Despite that “R” for Rehabilitation in CDCR’s name, budget pressures have meant cutbacks in vocational, educational, self-help and similar programs often recognized as the most efficacious dollars spent in the California corrections budget. Political reality can, and frequently does, result in bad public policy. In such instances, we can only make the best of a bad situation. Faith and spiritual activities may become another case in point. In these programs the budget shoe has not yet dropped, but certainly could. Are we prepared for this?
GROUP INMATE APPEAL
As of early December (a full eight months later), no replacement priest had been hired despite repeated discussions with CSP Solano’s Community Partnership Manager through the Religious Affairs Council. Nor had any volunteers been allowed into the institution. At that time a group inmate appeal—containing over 100 signatures from Facility IV alone—was prepared for submission in hopes that some form of relief might be forthcoming by Christmas. The stalemate was seen as particular grievous because in Catholic practice critical sacraments, such as consecration of the host and reconciliation, can only be administered by a priest. Placement of ordained ministers must be approved by the local diocese.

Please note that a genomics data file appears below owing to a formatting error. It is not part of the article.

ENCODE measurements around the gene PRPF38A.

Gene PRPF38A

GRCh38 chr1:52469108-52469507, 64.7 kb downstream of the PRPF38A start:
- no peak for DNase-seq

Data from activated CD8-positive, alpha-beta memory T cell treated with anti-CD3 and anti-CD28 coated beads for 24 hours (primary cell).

SLOWED TO A CRAWL
Communicating outside a prison is always difficult for inmates, but communicating with volunteers and the local diocese were only two of the problems faced by the Solano group. CDCR hiring processes can be slowed to a crawl when institutional will is lacking, and security procedures can be used to preclude volunteers from entering an institution if careful preparations are not made (although dispensation from security shift commanders is possible). Merely finding volunteers can be a problem. In the case of the Solano inmates, at least two potential candidates were forced to withdraw due to delays.
Clearly, when religious programs and budget realities collide, program value may not be the driving criteria. It is cold comfort that this is consistent with the treatment of other programs that have been shown to reduce violence and recidivism, and thereby CDCR’s direct costs.
RAISE THE ISSUE
Inmates at San Quentin and throughout CDCR must raise this issue with their chaplaincy staff representative and actively participate in the creation of contingency plans. Likewise, they should enlist family members and outside participants to provide both grass roots political pressure and organizational help for alternatives, as these take time to implement.
In short, take action, as this is the best way to ensure the continuity of worship activities. And all, in the manner of each faith, should pray for strength and guidance in the face of these adversities. To paraphrase one Christian saint, “Pray as if everything depended on God, but work as if everything depended on you.” Your rehabilitation is much too important to be left solely in the hands of the rehabilitation “experts.”